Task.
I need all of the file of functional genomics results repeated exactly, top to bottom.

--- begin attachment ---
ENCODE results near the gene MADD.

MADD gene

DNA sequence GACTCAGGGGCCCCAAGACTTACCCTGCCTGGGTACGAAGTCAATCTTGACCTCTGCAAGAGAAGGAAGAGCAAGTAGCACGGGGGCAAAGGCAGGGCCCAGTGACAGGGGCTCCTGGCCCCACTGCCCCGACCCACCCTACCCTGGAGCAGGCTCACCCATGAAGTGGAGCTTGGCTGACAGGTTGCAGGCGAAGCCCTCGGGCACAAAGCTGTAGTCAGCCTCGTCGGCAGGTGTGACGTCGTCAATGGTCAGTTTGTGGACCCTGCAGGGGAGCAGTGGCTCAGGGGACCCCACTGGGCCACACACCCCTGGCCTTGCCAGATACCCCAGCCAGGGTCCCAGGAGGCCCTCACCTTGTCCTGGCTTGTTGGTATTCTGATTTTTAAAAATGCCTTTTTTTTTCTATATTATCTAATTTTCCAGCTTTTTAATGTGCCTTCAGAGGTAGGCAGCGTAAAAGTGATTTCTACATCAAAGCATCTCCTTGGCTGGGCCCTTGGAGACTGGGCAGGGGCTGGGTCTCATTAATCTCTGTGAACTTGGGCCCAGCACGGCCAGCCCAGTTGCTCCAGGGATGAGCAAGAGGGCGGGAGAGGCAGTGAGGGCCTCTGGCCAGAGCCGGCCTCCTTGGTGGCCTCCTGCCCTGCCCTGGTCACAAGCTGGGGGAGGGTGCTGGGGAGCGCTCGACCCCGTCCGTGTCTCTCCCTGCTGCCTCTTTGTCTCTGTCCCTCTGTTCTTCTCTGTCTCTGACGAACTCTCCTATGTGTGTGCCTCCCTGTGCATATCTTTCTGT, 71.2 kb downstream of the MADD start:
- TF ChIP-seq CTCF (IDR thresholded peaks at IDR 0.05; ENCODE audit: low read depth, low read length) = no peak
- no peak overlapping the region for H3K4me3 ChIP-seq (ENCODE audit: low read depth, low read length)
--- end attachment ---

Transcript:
ENCODE results near the gene MADD.

MADD gene

DNA sequence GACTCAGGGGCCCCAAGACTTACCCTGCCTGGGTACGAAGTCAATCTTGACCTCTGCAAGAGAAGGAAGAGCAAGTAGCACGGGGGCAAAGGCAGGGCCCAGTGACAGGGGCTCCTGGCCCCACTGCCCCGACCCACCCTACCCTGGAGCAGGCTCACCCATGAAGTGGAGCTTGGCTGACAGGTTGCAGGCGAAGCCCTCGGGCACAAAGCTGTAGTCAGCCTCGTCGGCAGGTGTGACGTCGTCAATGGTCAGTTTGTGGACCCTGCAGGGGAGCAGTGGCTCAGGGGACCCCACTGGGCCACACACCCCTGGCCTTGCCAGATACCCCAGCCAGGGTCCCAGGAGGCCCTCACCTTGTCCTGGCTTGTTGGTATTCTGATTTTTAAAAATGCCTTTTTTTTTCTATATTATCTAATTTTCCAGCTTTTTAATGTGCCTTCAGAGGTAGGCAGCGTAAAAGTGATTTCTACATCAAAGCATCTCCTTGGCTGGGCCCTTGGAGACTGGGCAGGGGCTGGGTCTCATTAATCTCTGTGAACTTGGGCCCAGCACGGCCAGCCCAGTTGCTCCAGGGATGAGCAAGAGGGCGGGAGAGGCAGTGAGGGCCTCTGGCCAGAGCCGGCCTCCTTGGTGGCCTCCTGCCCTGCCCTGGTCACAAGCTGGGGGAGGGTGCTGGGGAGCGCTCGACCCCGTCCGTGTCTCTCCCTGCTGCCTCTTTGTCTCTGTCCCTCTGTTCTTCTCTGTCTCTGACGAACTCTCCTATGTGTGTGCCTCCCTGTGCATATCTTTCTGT, 71.2 kb downstream of the MADD start:
- TF ChIP-seq CTCF (IDR thresholded peaks at IDR 0.05; ENCODE audit: low read depth, low read length) = no peak
- no peak overlapping the region for H3K4me3 ChIP-seq (ENCODE audit: low read depth, low read length)